In that regard, literary criticism is a genre of fiction, something to which there is both a high degree of instability and improbability than something more fact based, such as Plath's biography. There are definable truths to Plath's life. That is not to say everything is known, but much is. And, in this light there are definable truths about Plath's creative writing as it pertains to its source of inspiration (her life, her emotional experiences, etc.) The application of theoretical methodologies is perhaps the most damaging and unstable of them all in assessing the value of creative writing. When one reads, or wants to read, the (auto)biography into or out of Plath's creative works it does provide an opportunity, at least, to pin down something historically concrete and irrefutable into an otherwise wide open, limitless, shifting, and trending field of interpretation. What it comes down to is that no one way of reading is right and that no one way of reading is wrong. We may and we will and we should disagree, but often in the tones of voices employed by the critics that Badia mentions as bullies we (generally speaking the uncritical consumer, irregardless of gender) are made to feel wrong. It isn't lost on me that the tone of this review has turned aggressive and that I, too, am being a bully. This is intentional. In critics minds the generally educated seem to get it wrong because they over-identify with Plath's writing (and life) or perhaps read too much of Plath's life in her writing. That doesn't make Plath's writing confessional and it doesn't make Plath a confessional poet. It makes her universal to the human experience.

If you will allow me to step (further) onto my soapbox for a bit, isn't it just simply the point that people are reading? For example, I do not have the slightest interest in the Harry Potter books, but I enjoy the fact that they are popular and that people of all ages and backgrounds read and enjoy them. Sometimes even making readers out of non-readers! And as educators, shouldn't they (generally) be supportive of all possible meanings that those readers derive from the writing? Maybe not. But, who are they (generally) to say that someones interpretation is wrong or lesser? It's the appreciation of the work that matters. In a 1961 interview, Plath herself said, "And I don't have a single gripe about people not appreciating poetry. For example, I don't like water skiing myself, why should I complain if some other people don't like poetry" (Tyler)? Plath expanded this comment - and this illustrates my rambling point somewhat - in "Context," an essay she wrote in 1962: "Surely the great use of poetry is its pleasure...Certain poems and lines of poetry seems as miraculous to me as church altars or the coronation of queens must seem to people who revere quite different images. I am not worried that poems reach relatively few people. As it is, they go surprisingly far - among strangers, around the world, even. Farther than the words of a classroom teacher or the prescriptions of a doctor; if they are lucky, farther than a lifetime."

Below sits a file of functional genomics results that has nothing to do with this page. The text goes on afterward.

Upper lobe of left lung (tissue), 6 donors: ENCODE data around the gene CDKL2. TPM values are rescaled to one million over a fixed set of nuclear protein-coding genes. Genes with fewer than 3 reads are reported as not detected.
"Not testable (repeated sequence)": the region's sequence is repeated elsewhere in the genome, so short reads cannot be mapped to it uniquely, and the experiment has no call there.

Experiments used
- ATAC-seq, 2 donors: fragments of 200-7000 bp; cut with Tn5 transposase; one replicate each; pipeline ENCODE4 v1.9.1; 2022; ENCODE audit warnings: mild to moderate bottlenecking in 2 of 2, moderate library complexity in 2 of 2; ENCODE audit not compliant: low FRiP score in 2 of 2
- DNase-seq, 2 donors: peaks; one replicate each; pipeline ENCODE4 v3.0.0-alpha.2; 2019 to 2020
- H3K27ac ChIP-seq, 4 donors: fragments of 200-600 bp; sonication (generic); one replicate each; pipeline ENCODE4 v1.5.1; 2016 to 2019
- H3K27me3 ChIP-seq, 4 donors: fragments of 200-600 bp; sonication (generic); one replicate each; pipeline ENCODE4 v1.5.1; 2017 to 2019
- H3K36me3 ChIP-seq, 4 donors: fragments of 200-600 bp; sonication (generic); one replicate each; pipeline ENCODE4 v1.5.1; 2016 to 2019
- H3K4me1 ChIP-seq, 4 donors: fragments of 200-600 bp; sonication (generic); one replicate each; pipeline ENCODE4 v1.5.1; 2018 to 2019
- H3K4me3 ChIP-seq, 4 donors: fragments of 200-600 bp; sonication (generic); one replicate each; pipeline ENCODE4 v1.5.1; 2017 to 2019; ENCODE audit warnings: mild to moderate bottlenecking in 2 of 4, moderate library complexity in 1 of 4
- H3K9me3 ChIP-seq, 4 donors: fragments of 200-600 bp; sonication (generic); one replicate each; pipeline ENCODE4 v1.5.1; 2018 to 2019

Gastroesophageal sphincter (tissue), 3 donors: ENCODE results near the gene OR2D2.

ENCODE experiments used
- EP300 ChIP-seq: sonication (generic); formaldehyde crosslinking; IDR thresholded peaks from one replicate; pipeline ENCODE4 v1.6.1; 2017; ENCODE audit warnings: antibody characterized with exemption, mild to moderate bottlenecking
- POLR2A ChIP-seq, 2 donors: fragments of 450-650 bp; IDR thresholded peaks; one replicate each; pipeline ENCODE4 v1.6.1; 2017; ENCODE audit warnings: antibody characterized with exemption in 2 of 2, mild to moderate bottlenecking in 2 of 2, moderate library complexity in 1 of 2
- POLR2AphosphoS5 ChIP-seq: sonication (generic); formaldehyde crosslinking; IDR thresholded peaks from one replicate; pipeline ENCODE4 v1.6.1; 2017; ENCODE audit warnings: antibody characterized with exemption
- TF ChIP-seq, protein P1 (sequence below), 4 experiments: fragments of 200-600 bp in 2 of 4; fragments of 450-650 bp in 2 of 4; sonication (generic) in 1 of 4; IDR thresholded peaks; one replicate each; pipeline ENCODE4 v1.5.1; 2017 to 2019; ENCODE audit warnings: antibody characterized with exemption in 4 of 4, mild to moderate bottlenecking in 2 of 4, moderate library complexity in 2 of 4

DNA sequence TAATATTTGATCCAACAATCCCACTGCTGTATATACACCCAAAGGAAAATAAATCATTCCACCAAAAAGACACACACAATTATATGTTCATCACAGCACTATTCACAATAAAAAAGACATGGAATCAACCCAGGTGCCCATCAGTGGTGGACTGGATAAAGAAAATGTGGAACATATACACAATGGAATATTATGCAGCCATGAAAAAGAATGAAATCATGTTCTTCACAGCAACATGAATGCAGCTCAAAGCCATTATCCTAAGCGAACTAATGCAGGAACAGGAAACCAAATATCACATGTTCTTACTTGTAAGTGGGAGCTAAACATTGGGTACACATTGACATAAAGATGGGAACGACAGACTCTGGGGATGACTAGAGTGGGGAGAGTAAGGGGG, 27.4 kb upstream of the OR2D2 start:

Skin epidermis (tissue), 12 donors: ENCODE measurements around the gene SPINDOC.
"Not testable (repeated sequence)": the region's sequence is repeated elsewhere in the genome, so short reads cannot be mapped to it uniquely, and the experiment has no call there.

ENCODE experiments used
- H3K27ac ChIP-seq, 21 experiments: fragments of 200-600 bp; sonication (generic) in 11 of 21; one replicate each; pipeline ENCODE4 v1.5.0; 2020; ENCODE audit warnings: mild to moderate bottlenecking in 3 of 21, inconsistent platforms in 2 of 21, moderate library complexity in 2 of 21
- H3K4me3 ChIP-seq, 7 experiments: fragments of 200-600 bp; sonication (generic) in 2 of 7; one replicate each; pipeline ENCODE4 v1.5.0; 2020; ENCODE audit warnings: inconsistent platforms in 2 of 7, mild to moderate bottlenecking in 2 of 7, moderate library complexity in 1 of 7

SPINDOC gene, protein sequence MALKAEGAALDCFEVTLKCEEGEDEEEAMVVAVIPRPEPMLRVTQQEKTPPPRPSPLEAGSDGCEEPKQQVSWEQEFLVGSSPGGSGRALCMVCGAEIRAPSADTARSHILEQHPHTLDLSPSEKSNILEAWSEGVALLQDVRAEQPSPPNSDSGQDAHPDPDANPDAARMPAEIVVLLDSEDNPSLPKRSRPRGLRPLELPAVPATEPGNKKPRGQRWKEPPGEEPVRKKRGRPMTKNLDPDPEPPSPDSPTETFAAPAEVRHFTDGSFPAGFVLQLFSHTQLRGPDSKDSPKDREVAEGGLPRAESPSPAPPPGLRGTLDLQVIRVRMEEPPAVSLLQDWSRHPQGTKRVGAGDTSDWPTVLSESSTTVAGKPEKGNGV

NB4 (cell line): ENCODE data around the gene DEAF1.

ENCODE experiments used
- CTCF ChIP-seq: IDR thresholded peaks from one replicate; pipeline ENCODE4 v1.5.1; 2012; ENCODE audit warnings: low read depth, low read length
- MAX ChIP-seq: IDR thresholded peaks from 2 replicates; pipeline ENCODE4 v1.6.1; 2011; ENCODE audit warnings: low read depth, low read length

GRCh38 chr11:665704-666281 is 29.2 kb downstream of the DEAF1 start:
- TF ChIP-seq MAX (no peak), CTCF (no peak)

One thing about the book design I really love is the Notes section. Not only are the notes informative, but the header for each pages lists the page range in the text for the notes contained on that page. Simple, brilliant.

As for the cover. Not very impressed. Stereotypical comes to mind? I find the images of women in a bathtub and on top of a laundry machine a bit … sexist? Maybe? Why exhibit women readers in this fashion? Is it meant to be tongue in cheek? The ghostly poem/letter extending down the page is beautiful; however, I certainly don't think either of their reading positions to be very comfortable, and the cover of Ariel is perhaps the worst Photoshop job I've ever seen, with exceptions being all of the images below... Who sits in the bath with (probably) no water in a long sleeve-buttoned blouse? And who sits, like that, on a washing machine. Mind you, I love the spin cycle as much as anyone...but this is probably a confession left for another time entirely. I tried out both positions, as can be see seen below...

This inspired me to design the cover for the forthcoming Sylvia Plath and the Mythology of Men Readers.


Buy Sylvia Plath and the Mythology of Women Readers by Janet Badia!

17 comments :

PHD said...

Brilliantly perceptive review of this book, Peter, as always. Your review has thrown up some interesting questions and I'm rather keen to read it myself now. Also LOVED your tongue in cheek pictures that accompany it - ha ha. I think you should recreate the covers of more Plath tomes!

Melanie Smith said...

Fabulous review Peter, I am loving the book. Great cover too... Must get some pics reading Plath, surrounded by rampaging children perhaps.

Peter K Steinberg said...

Melanie and PHD! Thank you for your comments.